According to a press release, the greatest drivers for these payments were scheme-specific funding requirements (30%), which require companies to contribute to underfunded schemes to reduce their deficits, and general risk mitigation (25%). Only a few companies made special contributions strictly to reduce their Pension Protection Fund (PPF) levy (7%) or for tax reasons (7%).
According to the survey, 12% of companies undertook a specific financing agreement, such as a loan to fund a special contribution, the release said.
The survey found that even though Mercer has seen increasing interest in the use of derivatives for liability-driven investment strategies and investment de-risking strategies, very few respondents have used derivatives to hedge the investment risks associated with their liabilities. Interest rate and inflation derivative instruments were adopted by 6% and 4% of respondents respectively.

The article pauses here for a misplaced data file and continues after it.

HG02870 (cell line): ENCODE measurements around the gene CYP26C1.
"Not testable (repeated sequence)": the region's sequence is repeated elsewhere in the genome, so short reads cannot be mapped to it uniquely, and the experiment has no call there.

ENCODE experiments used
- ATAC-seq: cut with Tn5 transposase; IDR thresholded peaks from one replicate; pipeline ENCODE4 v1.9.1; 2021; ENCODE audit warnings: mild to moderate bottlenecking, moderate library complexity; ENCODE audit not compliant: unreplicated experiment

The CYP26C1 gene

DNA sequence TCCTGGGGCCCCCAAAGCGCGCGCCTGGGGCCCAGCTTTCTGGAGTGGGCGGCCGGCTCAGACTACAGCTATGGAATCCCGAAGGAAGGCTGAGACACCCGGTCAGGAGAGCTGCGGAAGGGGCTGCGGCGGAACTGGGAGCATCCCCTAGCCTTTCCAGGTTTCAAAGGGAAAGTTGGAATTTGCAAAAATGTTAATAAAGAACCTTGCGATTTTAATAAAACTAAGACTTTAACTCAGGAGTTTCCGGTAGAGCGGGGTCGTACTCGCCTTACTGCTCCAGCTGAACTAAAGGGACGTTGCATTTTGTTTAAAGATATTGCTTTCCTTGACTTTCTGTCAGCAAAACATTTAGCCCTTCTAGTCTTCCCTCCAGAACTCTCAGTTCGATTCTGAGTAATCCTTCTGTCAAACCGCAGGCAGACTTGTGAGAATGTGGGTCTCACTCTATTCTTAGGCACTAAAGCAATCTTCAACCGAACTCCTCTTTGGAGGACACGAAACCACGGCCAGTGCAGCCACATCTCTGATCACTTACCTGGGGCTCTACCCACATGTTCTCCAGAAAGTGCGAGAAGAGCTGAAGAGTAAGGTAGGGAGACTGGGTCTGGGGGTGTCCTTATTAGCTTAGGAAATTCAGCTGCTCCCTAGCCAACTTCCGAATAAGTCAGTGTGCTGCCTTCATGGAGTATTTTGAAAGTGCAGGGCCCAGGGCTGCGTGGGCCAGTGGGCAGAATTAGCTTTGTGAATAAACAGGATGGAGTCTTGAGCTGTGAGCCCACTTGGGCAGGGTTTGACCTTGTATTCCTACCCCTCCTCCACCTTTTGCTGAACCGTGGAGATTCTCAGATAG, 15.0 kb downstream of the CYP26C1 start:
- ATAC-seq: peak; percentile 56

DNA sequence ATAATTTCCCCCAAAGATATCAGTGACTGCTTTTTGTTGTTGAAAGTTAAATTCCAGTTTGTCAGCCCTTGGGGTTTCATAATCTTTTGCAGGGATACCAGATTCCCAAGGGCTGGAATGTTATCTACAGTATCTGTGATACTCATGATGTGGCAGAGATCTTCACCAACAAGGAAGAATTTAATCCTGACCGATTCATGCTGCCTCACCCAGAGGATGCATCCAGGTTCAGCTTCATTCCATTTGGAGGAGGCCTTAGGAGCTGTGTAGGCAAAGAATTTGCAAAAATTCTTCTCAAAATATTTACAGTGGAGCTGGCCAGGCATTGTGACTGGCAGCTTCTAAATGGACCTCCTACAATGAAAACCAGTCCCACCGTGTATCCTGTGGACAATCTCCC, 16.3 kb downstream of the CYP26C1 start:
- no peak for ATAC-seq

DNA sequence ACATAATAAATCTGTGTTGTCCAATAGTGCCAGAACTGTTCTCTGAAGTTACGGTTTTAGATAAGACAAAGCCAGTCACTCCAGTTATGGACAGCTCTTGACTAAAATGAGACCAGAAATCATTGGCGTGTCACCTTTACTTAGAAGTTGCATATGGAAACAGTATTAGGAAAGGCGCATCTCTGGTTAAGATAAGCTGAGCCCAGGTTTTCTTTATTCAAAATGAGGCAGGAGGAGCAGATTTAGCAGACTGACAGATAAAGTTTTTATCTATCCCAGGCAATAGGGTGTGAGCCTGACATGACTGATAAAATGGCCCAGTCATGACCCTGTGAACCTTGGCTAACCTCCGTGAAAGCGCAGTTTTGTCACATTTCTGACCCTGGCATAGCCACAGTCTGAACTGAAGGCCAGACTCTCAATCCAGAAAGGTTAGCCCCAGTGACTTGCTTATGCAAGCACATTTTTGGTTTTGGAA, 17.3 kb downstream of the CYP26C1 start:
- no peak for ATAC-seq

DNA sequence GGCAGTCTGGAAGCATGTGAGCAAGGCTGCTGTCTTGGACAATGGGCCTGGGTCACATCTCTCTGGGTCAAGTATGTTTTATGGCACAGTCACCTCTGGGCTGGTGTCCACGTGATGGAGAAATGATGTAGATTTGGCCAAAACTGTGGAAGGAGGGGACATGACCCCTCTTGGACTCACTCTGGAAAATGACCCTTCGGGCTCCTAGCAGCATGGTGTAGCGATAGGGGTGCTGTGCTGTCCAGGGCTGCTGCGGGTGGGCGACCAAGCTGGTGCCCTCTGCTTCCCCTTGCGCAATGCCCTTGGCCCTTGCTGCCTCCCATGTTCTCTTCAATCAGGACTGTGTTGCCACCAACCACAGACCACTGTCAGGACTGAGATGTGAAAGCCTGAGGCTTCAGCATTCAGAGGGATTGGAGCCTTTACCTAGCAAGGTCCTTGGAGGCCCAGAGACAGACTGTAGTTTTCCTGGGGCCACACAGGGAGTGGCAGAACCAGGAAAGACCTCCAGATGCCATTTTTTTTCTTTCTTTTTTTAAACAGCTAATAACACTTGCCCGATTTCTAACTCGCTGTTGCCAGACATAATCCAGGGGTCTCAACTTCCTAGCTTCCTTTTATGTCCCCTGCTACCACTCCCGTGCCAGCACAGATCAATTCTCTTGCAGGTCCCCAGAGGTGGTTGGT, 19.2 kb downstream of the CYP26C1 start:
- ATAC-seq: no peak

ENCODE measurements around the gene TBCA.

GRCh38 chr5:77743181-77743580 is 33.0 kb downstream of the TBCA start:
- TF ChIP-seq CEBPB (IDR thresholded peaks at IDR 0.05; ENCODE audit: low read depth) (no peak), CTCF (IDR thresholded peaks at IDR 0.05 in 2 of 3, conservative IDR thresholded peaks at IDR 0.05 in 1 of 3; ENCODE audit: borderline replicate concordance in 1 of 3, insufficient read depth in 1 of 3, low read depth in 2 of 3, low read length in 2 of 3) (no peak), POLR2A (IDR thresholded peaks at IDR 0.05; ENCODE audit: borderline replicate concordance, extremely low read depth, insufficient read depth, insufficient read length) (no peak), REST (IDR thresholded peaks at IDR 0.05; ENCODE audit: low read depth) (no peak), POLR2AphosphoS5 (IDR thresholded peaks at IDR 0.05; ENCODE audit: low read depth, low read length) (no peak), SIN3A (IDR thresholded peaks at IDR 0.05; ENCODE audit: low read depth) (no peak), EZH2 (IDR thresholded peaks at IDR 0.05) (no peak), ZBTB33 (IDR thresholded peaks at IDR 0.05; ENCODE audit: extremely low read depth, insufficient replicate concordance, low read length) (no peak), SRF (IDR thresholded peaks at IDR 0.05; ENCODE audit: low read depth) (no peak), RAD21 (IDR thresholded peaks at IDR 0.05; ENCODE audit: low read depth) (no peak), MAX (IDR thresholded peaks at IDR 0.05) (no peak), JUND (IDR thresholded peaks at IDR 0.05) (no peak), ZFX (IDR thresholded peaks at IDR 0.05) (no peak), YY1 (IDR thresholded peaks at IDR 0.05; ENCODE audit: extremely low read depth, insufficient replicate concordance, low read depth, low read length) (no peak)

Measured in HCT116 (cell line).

More than half of survey participants (54%) had reviewed their scheme’s mortality assumptions during the last year to take into account increasing longevity, while the remaining said they intend to do so this year. Of those who have already reviewed their assumptions, 60% have strengthened them so that for a typical scheme, liabilities will increase by around 10%.
Last year officials at the UK Pension Protection Fund (PPF) said they will consider special cash contributions made by employers to make up funding deficits in their pension plans when they calculate employer insurance levies (See UK Pension Insurer to Consider Special Pension Contributions ).
CFOs and treasurers in over 100 companies, most of which were in the FTSE 350, participated in the survey. The full survey report will be published in July and copies can be requested from UKMarketing@mercer.com .
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